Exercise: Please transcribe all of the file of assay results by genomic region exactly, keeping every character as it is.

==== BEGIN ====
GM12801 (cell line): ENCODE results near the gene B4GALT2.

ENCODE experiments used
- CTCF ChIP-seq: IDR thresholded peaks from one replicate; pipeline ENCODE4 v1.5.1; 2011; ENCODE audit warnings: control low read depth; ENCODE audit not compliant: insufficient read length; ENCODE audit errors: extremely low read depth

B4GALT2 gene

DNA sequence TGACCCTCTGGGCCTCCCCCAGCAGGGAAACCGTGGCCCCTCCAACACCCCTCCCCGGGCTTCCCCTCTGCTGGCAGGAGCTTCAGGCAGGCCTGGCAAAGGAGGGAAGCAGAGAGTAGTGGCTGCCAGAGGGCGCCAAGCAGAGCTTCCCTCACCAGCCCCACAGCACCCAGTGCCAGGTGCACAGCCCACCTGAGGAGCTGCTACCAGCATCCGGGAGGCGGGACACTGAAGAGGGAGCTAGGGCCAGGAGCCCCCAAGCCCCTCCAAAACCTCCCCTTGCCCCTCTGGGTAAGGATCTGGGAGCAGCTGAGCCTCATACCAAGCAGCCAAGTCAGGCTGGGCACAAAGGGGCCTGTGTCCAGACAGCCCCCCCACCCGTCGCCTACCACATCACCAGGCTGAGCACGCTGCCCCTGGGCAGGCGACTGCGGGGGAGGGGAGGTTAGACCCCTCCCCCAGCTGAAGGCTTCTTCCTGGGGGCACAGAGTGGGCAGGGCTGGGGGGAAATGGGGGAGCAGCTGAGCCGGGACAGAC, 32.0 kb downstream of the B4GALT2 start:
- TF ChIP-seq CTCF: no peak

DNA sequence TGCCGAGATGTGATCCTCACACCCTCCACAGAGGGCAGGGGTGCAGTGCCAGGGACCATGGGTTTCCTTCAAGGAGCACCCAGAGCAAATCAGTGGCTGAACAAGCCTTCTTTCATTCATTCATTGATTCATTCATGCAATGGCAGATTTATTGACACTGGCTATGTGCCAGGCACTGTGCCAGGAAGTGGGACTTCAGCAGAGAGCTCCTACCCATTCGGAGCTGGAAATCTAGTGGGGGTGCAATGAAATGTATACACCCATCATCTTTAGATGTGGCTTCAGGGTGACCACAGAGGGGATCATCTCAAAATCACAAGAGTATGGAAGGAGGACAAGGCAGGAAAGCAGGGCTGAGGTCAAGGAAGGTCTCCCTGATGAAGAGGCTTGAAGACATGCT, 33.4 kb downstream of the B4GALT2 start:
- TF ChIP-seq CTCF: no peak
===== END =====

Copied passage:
GM12801 (cell line): ENCODE results near the gene B4GALT2.

ENCODE experiments used
- CTCF ChIP-seq: IDR thresholded peaks from one replicate; pipeline ENCODE4 v1.5.1; 2011; ENCODE audit warnings: control low read depth; ENCODE audit not compliant: insufficient read length; ENCODE audit errors: extremely low read depth

B4GALT2 gene

DNA sequence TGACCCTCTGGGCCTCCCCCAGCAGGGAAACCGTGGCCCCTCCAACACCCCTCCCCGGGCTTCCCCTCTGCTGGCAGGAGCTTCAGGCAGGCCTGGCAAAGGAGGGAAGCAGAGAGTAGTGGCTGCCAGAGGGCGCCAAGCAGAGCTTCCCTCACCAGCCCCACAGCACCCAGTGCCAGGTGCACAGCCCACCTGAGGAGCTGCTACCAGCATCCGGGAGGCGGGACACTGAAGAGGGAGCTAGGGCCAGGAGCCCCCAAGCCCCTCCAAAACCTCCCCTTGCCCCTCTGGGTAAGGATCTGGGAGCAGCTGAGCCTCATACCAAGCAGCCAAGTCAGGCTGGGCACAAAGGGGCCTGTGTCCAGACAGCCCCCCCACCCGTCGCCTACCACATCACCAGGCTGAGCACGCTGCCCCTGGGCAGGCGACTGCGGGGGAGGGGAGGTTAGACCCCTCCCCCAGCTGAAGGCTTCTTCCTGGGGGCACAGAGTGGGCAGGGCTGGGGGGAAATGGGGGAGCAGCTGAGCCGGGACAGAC, 32.0 kb downstream of the B4GALT2 start:
- TF ChIP-seq CTCF: no peak

DNA sequence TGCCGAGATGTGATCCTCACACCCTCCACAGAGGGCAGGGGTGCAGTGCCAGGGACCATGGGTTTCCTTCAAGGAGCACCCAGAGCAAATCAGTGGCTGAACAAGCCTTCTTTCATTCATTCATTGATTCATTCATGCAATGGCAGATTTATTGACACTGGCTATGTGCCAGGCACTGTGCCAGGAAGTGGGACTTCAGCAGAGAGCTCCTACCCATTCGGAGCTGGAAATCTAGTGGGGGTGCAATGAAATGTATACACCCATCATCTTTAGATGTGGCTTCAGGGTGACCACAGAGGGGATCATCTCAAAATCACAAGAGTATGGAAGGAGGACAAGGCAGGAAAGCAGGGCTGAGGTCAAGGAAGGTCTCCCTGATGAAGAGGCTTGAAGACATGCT, 33.4 kb downstream of the B4GALT2 start:
- TF ChIP-seq CTCF: no peak